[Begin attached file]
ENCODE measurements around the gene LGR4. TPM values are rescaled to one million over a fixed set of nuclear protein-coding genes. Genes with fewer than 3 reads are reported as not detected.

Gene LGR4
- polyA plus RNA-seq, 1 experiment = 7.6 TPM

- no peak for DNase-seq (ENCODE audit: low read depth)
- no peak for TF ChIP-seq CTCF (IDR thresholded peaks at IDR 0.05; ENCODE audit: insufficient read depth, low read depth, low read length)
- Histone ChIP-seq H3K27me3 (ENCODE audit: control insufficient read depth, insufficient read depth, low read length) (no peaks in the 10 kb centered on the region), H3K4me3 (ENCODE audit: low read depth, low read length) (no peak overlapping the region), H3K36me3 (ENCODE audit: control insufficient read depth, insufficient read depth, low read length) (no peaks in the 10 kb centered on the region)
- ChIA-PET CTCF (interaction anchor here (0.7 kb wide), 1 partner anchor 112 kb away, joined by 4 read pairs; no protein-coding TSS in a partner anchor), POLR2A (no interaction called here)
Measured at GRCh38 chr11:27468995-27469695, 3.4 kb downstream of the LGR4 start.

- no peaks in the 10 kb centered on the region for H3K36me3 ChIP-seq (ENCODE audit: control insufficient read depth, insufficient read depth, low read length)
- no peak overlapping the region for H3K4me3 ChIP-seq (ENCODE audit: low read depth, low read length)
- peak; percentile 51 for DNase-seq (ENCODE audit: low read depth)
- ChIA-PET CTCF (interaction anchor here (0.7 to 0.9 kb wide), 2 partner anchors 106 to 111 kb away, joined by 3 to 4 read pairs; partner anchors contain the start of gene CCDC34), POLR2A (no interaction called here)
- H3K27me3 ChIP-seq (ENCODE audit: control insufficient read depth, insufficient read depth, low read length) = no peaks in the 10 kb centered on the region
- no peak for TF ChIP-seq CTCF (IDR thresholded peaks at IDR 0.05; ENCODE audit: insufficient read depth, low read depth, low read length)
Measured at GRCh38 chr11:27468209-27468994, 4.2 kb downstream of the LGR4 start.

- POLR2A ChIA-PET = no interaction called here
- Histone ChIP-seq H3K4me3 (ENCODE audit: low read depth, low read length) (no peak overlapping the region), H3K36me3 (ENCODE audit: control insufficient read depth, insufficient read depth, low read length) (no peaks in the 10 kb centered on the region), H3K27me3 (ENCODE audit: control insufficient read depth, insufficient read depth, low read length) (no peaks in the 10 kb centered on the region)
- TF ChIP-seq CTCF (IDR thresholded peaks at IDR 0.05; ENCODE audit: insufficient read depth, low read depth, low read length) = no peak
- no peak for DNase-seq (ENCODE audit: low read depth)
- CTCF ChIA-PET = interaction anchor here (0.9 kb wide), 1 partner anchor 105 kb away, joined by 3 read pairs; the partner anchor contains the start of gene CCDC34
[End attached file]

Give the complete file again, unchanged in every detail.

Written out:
ENCODE measurements around the gene LGR4. TPM values are rescaled to one million over a fixed set of nuclear protein-coding genes. Genes with fewer than 3 reads are reported as not detected.

Gene LGR4
- polyA plus RNA-seq, 1 experiment = 7.6 TPM

- no peak for DNase-seq (ENCODE audit: low read depth)
- no peak for TF ChIP-seq CTCF (IDR thresholded peaks at IDR 0.05; ENCODE audit: insufficient read depth, low read depth, low read length)
- Histone ChIP-seq H3K27me3 (ENCODE audit: control insufficient read depth, insufficient read depth, low read length) (no peaks in the 10 kb centered on the region), H3K4me3 (ENCODE audit: low read depth, low read length) (no peak overlapping the region), H3K36me3 (ENCODE audit: control insufficient read depth, insufficient read depth, low read length) (no peaks in the 10 kb centered on the region)
- ChIA-PET CTCF (interaction anchor here (0.7 kb wide), 1 partner anchor 112 kb away, joined by 4 read pairs; no protein-coding TSS in a partner anchor), POLR2A (no interaction called here)
Measured at GRCh38 chr11:27468995-27469695, 3.4 kb downstream of the LGR4 start.

- no peaks in the 10 kb centered on the region for H3K36me3 ChIP-seq (ENCODE audit: control insufficient read depth, insufficient read depth, low read length)
- no peak overlapping the region for H3K4me3 ChIP-seq (ENCODE audit: low read depth, low read length)
- peak; percentile 51 for DNase-seq (ENCODE audit: low read depth)
- ChIA-PET CTCF (interaction anchor here (0.7 to 0.9 kb wide), 2 partner anchors 106 to 111 kb away, joined by 3 to 4 read pairs; partner anchors contain the start of gene CCDC34), POLR2A (no interaction called here)
- H3K27me3 ChIP-seq (ENCODE audit: control insufficient read depth, insufficient read depth, low read length) = no peaks in the 10 kb centered on the region
- no peak for TF ChIP-seq CTCF (IDR thresholded peaks at IDR 0.05; ENCODE audit: insufficient read depth, low read depth, low read length)
Measured at GRCh38 chr11:27468209-27468994, 4.2 kb downstream of the LGR4 start.

- POLR2A ChIA-PET = no interaction called here
- Histone ChIP-seq H3K4me3 (ENCODE audit: low read depth, low read length) (no peak overlapping the region), H3K36me3 (ENCODE audit: control insufficient read depth, insufficient read depth, low read length) (no peaks in the 10 kb centered on the region), H3K27me3 (ENCODE audit: control insufficient read depth, insufficient read depth, low read length) (no peaks in the 10 kb centered on the region)
- TF ChIP-seq CTCF (IDR thresholded peaks at IDR 0.05; ENCODE audit: insufficient read depth, low read depth, low read length) = no peak
- no peak for DNase-seq (ENCODE audit: low read depth)
- CTCF ChIA-PET = interaction anchor here (0.9 kb wide), 1 partner anchor 105 kb away, joined by 3 read pairs; the partner anchor contains the start of gene CCDC34